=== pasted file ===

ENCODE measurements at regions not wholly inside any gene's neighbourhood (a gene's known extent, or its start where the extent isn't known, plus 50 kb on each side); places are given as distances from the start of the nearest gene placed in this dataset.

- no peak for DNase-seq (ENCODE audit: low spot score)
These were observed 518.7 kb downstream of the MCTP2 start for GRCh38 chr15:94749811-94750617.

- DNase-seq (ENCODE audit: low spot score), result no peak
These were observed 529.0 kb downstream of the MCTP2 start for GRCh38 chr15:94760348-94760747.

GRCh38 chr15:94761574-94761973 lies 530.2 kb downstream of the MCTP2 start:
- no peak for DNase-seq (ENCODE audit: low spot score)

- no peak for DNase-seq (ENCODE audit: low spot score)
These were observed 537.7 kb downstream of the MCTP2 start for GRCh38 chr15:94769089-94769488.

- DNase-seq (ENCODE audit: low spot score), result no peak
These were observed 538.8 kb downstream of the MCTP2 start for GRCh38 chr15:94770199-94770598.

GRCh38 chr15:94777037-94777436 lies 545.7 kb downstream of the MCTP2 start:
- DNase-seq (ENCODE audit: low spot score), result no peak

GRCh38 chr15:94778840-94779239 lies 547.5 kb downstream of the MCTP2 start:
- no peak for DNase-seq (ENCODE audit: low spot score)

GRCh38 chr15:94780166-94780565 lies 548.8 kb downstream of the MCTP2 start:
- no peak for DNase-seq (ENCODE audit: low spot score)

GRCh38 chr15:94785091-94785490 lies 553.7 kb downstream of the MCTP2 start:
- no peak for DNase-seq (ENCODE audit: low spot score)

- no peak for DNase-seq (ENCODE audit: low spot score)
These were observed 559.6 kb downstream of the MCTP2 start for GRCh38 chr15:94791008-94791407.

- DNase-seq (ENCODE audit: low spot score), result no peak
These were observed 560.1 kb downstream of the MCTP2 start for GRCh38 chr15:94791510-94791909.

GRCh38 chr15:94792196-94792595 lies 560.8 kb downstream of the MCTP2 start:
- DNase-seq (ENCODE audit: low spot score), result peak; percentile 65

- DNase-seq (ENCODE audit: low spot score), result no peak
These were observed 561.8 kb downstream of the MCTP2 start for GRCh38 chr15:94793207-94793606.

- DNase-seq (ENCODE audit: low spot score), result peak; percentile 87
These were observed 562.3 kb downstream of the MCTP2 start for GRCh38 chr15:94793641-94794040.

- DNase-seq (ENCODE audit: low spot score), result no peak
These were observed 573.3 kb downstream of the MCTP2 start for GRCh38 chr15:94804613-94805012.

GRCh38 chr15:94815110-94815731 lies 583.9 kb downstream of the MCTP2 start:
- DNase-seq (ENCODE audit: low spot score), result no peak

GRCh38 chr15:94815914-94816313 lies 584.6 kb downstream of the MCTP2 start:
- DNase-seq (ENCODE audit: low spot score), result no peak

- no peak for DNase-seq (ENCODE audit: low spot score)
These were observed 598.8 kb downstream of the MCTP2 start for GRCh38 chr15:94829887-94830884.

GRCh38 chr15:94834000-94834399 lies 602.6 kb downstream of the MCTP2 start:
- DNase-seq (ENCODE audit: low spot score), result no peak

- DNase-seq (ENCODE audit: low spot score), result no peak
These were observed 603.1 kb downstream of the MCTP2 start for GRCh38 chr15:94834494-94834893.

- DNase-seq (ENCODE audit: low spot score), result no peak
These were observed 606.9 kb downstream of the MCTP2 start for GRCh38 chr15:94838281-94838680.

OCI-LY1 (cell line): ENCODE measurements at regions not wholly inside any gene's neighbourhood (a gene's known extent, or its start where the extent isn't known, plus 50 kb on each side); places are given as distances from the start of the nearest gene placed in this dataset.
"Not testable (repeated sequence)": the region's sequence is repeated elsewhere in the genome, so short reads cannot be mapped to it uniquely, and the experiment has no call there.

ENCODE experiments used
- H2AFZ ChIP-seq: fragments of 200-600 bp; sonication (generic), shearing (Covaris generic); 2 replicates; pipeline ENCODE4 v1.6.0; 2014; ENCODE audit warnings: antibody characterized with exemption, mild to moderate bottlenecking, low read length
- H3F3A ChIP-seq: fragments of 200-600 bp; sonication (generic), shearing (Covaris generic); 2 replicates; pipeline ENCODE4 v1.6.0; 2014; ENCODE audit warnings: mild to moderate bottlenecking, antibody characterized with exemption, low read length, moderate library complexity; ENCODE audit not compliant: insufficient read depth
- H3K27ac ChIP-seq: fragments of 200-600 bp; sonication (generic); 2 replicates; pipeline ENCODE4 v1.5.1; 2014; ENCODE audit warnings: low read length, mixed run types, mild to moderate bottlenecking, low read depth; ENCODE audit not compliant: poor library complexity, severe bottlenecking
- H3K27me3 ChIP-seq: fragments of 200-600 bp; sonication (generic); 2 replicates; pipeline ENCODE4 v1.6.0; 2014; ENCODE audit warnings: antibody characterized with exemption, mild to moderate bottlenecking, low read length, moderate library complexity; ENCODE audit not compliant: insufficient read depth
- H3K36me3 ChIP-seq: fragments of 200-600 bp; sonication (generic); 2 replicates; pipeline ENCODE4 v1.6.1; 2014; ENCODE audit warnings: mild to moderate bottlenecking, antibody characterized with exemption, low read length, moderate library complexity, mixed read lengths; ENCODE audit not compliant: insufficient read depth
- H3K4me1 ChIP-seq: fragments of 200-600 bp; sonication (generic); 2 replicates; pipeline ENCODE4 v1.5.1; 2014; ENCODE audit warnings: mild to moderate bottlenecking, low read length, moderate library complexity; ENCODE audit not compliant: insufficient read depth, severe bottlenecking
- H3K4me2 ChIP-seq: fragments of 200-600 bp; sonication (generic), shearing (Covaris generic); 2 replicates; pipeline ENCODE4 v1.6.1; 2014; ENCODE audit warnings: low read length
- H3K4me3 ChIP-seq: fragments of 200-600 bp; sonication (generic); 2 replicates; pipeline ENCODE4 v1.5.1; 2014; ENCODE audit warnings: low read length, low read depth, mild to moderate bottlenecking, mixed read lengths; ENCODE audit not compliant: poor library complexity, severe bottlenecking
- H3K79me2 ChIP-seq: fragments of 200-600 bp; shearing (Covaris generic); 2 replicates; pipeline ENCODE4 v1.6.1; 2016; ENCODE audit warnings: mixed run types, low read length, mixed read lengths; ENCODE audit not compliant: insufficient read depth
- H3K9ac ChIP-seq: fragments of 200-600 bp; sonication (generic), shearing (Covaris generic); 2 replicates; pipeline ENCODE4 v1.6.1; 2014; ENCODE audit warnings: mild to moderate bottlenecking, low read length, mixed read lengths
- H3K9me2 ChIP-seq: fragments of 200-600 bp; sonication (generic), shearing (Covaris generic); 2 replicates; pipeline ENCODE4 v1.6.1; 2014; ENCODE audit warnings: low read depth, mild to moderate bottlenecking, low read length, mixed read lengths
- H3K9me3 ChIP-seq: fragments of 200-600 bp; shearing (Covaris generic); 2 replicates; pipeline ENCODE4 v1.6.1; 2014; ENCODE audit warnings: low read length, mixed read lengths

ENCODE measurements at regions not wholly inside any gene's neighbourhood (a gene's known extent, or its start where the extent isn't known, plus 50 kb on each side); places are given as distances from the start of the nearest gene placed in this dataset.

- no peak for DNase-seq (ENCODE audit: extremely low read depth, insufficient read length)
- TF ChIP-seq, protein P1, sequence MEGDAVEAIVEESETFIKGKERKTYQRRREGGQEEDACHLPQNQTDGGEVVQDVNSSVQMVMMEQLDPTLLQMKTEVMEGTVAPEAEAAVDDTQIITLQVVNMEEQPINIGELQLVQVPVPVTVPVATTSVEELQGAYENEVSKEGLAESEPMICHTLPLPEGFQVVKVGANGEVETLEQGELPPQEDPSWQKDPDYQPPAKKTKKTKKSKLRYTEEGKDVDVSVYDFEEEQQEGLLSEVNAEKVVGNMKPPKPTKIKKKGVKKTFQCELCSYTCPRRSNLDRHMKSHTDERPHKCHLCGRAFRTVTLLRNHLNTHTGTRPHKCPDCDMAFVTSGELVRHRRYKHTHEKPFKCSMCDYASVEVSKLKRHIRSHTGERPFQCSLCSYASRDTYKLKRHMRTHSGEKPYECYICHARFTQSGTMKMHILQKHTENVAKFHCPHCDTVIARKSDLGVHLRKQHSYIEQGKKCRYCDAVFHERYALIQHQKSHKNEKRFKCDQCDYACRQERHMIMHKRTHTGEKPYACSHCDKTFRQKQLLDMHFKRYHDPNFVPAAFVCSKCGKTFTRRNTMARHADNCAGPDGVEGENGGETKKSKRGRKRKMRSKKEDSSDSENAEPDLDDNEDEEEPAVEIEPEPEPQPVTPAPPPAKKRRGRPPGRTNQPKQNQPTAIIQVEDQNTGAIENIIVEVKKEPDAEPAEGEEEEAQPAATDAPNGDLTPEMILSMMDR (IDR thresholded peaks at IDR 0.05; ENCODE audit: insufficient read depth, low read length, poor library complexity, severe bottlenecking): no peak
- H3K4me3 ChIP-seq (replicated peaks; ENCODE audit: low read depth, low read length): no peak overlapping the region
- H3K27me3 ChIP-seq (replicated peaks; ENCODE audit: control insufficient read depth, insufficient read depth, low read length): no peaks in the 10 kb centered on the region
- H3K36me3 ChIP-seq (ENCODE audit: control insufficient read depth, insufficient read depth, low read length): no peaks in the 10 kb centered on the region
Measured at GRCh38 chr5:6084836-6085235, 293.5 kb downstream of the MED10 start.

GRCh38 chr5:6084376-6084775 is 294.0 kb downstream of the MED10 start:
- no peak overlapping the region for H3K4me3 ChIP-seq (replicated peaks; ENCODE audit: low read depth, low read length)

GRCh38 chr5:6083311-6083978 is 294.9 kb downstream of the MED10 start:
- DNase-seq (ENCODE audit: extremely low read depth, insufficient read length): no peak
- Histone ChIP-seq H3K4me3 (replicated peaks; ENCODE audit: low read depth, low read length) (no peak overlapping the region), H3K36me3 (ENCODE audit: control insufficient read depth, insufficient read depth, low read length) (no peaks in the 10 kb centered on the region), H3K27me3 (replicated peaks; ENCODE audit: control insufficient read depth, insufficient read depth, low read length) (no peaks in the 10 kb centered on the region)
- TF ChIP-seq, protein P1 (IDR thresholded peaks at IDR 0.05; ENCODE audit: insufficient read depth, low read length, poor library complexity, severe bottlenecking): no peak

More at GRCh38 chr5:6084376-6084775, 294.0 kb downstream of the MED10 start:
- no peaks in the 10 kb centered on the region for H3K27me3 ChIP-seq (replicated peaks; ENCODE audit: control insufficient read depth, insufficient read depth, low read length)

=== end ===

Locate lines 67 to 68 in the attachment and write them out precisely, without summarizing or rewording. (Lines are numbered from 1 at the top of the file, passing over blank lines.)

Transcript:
- no peak overlapping the region for H3K4me3 ChIP-seq (replicated peaks; ENCODE audit: low read depth, low read length)

GRCh38 chr5:6083311-6083978 is 294.9 kb downstream of the MED10 start: